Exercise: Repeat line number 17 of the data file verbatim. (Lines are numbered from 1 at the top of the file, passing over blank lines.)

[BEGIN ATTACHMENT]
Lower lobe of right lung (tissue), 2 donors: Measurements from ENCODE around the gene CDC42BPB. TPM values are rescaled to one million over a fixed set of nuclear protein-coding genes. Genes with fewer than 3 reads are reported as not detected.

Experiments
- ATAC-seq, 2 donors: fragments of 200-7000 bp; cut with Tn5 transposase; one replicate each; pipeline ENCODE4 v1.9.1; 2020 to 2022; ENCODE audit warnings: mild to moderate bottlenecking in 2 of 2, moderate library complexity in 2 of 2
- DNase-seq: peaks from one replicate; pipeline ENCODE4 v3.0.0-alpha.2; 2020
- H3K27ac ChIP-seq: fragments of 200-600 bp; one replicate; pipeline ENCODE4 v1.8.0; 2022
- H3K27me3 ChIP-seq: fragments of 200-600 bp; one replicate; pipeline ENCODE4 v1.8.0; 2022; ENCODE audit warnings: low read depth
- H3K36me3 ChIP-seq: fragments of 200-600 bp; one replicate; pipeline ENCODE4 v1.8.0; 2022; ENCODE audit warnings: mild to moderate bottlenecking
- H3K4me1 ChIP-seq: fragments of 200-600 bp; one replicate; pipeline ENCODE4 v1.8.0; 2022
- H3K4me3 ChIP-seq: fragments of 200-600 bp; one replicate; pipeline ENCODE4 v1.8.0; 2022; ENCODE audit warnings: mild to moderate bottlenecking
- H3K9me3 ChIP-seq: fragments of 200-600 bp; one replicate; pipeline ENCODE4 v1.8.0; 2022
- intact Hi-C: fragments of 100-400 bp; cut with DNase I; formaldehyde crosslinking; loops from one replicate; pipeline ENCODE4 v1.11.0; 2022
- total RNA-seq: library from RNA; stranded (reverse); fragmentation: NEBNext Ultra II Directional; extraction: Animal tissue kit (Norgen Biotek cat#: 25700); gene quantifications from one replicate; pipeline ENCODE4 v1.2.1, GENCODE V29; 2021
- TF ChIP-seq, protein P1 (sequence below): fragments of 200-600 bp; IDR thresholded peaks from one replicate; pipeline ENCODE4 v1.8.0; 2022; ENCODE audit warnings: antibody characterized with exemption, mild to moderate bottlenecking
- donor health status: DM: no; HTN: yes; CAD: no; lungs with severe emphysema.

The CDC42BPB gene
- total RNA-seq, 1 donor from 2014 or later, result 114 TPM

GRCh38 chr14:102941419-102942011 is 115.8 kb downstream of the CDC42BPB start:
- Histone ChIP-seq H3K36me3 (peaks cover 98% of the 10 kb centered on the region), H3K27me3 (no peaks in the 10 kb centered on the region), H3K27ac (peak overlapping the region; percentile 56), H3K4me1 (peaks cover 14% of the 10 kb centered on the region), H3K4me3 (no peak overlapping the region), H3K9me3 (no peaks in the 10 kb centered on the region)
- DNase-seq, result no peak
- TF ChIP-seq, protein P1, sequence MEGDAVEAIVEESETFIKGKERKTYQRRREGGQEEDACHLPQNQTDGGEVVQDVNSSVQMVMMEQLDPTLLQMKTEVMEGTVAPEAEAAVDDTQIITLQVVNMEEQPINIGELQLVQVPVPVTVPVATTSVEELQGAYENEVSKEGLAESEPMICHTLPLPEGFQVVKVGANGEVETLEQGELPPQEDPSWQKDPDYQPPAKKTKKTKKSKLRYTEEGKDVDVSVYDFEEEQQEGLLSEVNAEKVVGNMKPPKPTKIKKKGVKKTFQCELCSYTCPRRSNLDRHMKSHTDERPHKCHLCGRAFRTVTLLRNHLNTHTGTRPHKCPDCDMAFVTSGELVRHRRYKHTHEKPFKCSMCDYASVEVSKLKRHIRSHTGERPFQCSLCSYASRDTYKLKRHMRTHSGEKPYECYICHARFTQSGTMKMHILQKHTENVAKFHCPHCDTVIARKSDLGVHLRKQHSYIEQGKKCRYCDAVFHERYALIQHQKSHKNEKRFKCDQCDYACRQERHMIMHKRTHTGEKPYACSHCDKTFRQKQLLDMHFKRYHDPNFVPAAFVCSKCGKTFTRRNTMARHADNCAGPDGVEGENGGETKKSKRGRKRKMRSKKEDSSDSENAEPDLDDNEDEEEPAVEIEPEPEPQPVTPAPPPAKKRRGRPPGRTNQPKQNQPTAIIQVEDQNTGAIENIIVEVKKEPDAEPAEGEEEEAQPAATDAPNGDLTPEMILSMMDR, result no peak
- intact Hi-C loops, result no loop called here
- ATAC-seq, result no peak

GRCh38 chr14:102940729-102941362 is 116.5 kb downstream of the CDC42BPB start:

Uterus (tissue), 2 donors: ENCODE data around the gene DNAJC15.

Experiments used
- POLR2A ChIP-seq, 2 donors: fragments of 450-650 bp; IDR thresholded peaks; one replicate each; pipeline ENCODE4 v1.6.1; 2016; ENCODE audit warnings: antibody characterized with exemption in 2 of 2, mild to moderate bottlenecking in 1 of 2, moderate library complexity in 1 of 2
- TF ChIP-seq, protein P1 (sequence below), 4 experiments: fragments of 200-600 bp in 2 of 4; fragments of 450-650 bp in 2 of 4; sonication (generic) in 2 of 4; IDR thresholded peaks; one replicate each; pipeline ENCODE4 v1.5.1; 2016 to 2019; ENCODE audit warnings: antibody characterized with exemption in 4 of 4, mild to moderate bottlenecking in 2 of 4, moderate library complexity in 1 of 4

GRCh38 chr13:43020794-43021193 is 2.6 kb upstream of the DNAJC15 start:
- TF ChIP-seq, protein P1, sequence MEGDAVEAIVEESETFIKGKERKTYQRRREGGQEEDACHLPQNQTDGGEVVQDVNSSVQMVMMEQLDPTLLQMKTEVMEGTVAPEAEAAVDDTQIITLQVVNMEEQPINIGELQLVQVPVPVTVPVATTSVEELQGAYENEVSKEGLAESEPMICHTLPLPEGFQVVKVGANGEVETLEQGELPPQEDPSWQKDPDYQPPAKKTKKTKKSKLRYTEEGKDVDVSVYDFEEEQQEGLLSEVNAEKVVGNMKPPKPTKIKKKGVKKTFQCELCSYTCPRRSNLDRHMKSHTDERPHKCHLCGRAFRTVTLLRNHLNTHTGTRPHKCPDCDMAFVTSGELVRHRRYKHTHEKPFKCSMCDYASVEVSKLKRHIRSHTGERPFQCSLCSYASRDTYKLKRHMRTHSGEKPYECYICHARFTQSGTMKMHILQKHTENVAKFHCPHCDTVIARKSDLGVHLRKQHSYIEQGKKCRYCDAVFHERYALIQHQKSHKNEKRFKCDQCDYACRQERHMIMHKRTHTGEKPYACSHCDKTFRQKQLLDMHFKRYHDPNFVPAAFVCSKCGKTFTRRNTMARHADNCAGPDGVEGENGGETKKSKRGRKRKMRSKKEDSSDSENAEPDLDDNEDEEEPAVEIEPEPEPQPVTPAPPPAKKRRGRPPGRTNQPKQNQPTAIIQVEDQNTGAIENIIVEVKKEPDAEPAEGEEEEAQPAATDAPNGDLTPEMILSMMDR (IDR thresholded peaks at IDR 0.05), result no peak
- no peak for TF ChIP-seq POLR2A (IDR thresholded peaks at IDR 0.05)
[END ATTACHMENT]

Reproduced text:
GRCh38 chr14:102941419-102942011 is 115.8 kb downstream of the CDC42BPB start: